Russia, which has long been seen by the West as a threat to international stability, has proven to be a guarantee of security, said former Spanish Foreign Minister Ana Palacio, adding that the US has become a global disruptor.
Palacio, who also served as senior vice president and general counsel of the World Bank Group, has warned Western political elites against Russia's perception as a "spoiler" that merely seeks to "thwart Western plans" at every step. While this view of Moscow appears to have prevailed in Europe and across the lagoon since the crisis in Ukraine began in 2014, it is high time for this approach to be revised, the politician believes.
Today, Russia is a true global energy broker.
The former official noted that Moscow's diplomatic efforts seem to have finally worked out now, when Ukrainian President Volodymyr Zelensky announced Kiev's support for an agreement on elections in the eastern separatist regions to give them special status. – something Russia has advocated all this time. Similarly, in September, the UN finalized the formation of a 150-member constitutional committee for Syria – a body first proposed at the conference organized by Russia in 2018.
Also at rt.com
"End of Western Hegemony": Why does Macron want Russia alongside Europe?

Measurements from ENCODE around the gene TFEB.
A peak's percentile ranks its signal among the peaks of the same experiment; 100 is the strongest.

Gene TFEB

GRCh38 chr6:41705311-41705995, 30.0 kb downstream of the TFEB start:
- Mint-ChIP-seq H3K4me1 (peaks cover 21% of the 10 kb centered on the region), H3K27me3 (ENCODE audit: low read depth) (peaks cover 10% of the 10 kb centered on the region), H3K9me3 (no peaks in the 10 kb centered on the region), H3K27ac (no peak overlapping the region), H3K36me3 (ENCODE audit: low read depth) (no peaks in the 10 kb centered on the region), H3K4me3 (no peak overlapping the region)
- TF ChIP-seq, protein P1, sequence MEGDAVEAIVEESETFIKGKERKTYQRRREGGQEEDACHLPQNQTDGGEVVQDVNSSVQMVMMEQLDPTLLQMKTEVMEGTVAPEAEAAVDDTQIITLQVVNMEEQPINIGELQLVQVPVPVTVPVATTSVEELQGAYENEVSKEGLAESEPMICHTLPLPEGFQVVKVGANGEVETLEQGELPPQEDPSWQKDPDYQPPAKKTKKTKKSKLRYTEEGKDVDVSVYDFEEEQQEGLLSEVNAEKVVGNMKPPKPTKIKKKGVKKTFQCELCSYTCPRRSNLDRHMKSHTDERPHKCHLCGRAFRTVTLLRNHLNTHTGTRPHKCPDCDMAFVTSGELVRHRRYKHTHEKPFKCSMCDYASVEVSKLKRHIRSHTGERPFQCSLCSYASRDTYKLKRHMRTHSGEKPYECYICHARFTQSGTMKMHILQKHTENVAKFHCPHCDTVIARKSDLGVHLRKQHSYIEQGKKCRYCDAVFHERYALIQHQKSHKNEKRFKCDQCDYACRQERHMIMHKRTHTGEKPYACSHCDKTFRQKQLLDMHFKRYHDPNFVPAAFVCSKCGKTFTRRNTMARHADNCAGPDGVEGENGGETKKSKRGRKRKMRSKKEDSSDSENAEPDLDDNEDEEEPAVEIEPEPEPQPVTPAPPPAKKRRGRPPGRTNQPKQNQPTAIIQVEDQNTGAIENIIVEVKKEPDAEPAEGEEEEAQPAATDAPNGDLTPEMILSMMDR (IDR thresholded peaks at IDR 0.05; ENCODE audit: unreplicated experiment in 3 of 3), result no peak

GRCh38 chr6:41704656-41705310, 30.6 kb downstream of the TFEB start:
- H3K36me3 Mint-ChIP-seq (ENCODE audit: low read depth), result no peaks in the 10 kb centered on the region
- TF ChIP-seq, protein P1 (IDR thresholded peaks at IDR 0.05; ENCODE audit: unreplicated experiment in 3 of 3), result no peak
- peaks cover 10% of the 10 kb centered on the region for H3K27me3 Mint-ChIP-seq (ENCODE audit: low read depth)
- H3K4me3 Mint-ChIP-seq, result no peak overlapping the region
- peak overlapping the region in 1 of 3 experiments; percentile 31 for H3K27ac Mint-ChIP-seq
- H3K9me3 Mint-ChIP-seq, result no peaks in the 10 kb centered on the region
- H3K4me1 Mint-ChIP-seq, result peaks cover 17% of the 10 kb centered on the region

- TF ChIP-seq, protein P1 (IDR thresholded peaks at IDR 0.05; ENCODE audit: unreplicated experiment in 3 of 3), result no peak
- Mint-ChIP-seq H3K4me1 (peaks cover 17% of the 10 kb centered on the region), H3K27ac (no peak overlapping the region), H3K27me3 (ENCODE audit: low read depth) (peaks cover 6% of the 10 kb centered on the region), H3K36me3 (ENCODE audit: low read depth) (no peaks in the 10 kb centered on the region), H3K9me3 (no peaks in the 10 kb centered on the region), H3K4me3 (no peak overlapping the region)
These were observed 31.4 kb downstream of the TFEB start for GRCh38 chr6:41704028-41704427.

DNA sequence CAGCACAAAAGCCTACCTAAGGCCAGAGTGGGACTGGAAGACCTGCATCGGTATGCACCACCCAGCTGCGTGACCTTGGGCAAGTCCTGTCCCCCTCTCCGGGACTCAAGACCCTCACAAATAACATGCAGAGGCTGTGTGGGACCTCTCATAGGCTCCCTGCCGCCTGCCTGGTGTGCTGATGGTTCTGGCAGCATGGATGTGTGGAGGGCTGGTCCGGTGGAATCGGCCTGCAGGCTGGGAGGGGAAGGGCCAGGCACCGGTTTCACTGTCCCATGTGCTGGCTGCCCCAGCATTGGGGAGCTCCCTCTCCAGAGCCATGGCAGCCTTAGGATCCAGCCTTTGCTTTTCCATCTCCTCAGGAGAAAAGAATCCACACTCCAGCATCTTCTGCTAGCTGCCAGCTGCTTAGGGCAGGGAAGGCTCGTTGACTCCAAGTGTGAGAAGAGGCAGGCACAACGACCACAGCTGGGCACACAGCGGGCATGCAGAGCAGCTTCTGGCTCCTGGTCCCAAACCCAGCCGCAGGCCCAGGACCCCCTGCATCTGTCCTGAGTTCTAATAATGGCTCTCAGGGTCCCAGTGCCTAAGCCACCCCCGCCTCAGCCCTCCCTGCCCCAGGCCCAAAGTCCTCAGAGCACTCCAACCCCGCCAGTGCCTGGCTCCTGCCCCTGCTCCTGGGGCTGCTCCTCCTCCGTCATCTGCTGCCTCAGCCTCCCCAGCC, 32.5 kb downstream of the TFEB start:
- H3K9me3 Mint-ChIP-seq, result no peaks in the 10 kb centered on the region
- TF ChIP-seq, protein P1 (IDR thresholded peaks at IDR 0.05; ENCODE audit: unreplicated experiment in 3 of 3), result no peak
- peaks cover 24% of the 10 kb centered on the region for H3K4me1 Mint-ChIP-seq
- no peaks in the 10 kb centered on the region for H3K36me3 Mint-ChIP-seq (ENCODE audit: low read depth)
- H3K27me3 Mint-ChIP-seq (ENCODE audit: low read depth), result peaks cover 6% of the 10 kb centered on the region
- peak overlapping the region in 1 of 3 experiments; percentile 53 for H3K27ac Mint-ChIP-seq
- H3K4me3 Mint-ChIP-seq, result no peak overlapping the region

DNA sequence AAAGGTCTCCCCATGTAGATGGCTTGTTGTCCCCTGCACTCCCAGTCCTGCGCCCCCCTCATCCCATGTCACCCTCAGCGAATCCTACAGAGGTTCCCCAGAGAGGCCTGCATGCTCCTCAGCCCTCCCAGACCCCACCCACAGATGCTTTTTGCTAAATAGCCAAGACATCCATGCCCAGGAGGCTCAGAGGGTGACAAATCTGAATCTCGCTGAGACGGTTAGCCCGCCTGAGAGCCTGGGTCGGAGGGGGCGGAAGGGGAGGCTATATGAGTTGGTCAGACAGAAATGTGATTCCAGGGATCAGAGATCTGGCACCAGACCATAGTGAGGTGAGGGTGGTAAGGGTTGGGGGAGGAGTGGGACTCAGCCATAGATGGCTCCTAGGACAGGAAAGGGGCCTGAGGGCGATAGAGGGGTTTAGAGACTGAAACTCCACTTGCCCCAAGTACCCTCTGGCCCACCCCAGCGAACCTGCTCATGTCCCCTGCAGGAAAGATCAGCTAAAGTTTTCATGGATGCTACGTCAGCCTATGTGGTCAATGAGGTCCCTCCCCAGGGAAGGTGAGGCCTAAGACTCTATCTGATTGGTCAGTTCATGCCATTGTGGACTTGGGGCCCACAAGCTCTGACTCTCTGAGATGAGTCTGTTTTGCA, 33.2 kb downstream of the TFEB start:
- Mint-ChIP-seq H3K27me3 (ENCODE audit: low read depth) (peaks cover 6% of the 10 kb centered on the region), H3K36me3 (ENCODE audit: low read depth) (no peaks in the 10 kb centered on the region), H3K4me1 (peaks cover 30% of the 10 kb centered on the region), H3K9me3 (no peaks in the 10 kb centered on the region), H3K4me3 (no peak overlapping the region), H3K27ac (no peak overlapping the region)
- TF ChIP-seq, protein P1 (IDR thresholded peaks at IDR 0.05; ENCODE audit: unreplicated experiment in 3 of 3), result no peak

Moscow's latest response to the attack on Saudi oil facilities also presents it as a "potential underwriter of regional stability," Palacio believes, hailing Russia for its intention to work with all parts of the region amid growing tensions between Riyadh and Tehran. .
This is a strategist's approach, not a spoiler.
It is Washington's firearm policies that are shifting to the role of a threat to global stability, warns Palacio. In her guest role for Project Syndicate, she says that the perception of America as a "primary power of the status quo" is just a "force of habit," as the US has recently shown "no inclination to lead."
Palacio criticized President Donald Trump's decisions to withdraw from the 2015 Iran nuclear deal and the 2016 Paris climate deal, saying that "sometimes it amounts to behaving like a spoiler."
Also at rt.com
Sergey Lavrov: 'World at a crossroads and a system of international relations for the future'
She was much more cautious in assessing Europe's role in international relations. Without criticizing him, the Spanish politician still attributes to the Old Continent a role not of an independent leading force, but of a "systemic facilitator."
In this sense, the former Spanish diplomat urges European leaders to review their approaches "to consider all the potential consequences of the agreements they facilitate in an unstable global order" and "to know exactly who [their] efforts serve."
Do you like this story? Share this with a friend!